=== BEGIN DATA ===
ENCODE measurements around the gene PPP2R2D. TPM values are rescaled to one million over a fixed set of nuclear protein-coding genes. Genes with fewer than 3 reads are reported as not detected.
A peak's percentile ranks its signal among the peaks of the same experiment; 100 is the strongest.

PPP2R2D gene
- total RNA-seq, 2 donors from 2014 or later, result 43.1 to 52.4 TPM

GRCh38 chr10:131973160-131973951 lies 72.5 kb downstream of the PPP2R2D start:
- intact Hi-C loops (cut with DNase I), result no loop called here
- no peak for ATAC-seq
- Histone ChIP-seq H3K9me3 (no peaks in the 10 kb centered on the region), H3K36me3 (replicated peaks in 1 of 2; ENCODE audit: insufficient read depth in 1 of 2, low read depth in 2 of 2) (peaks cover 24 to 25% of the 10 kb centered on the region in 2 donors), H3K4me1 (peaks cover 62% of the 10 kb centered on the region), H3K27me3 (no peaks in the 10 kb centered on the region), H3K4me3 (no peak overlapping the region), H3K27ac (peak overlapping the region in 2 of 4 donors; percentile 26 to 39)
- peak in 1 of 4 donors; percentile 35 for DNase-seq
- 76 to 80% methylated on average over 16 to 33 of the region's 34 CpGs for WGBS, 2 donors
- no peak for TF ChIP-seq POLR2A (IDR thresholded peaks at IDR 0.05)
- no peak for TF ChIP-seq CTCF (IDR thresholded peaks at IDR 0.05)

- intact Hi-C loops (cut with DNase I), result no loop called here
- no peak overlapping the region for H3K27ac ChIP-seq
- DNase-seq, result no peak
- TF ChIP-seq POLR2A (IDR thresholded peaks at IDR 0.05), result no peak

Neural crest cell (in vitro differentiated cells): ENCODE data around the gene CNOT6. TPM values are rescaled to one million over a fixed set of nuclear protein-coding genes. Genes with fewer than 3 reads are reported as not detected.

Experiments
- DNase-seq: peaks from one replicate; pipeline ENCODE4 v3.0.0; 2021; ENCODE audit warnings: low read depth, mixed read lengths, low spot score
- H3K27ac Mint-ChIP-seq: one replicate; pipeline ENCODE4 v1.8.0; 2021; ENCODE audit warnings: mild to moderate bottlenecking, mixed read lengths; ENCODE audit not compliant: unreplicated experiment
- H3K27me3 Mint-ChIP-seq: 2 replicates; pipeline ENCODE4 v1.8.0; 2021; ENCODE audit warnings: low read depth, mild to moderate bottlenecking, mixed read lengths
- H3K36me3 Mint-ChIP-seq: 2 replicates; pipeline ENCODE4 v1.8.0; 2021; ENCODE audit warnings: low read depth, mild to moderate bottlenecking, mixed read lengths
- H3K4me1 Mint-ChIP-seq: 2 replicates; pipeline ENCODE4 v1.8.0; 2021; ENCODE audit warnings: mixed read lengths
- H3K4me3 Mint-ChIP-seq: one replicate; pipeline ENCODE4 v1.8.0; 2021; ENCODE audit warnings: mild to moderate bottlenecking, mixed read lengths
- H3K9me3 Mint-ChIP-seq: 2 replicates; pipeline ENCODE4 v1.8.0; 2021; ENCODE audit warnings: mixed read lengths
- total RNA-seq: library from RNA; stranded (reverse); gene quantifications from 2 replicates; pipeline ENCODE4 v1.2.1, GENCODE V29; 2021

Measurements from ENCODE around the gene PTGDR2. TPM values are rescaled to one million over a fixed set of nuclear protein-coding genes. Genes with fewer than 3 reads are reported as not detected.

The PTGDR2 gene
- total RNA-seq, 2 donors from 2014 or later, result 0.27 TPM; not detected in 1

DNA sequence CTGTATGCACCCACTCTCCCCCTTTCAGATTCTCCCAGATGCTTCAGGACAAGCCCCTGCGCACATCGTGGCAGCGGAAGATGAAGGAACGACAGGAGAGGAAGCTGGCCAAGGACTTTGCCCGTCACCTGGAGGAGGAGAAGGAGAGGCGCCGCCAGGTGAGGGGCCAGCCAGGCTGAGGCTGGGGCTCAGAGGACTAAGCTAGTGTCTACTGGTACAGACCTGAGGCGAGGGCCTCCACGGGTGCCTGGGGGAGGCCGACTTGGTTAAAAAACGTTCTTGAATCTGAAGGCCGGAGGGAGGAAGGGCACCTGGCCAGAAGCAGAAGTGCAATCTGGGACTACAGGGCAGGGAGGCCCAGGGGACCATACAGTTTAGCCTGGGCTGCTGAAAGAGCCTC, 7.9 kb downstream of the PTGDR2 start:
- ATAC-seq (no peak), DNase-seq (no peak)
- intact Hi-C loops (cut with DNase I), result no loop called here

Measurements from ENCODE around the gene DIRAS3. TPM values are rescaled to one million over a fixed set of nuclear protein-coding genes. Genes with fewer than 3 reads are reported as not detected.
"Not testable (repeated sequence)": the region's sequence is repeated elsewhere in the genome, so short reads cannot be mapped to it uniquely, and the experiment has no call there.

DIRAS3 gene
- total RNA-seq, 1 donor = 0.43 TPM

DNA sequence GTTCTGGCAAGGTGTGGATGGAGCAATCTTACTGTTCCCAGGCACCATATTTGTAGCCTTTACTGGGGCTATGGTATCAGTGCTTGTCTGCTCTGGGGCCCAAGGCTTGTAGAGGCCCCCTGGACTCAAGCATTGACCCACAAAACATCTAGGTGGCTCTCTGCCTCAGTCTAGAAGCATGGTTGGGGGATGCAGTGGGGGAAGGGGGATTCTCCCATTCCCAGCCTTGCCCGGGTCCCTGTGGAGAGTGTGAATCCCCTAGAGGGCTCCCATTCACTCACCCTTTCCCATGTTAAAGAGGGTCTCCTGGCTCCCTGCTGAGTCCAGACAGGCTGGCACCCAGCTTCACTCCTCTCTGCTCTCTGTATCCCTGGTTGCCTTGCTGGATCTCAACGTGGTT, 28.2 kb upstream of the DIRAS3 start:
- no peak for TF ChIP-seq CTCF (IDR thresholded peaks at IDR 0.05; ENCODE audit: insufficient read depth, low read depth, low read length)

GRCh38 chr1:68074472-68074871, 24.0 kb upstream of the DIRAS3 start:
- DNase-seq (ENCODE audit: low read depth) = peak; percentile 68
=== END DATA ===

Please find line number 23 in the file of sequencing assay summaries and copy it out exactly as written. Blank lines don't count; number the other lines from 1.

- H3K4me1 Mint-ChIP-seq: 2 replicates; pipeline ENCODE4 v1.8.0; 2021; ENCODE audit warnings: mixed read lengths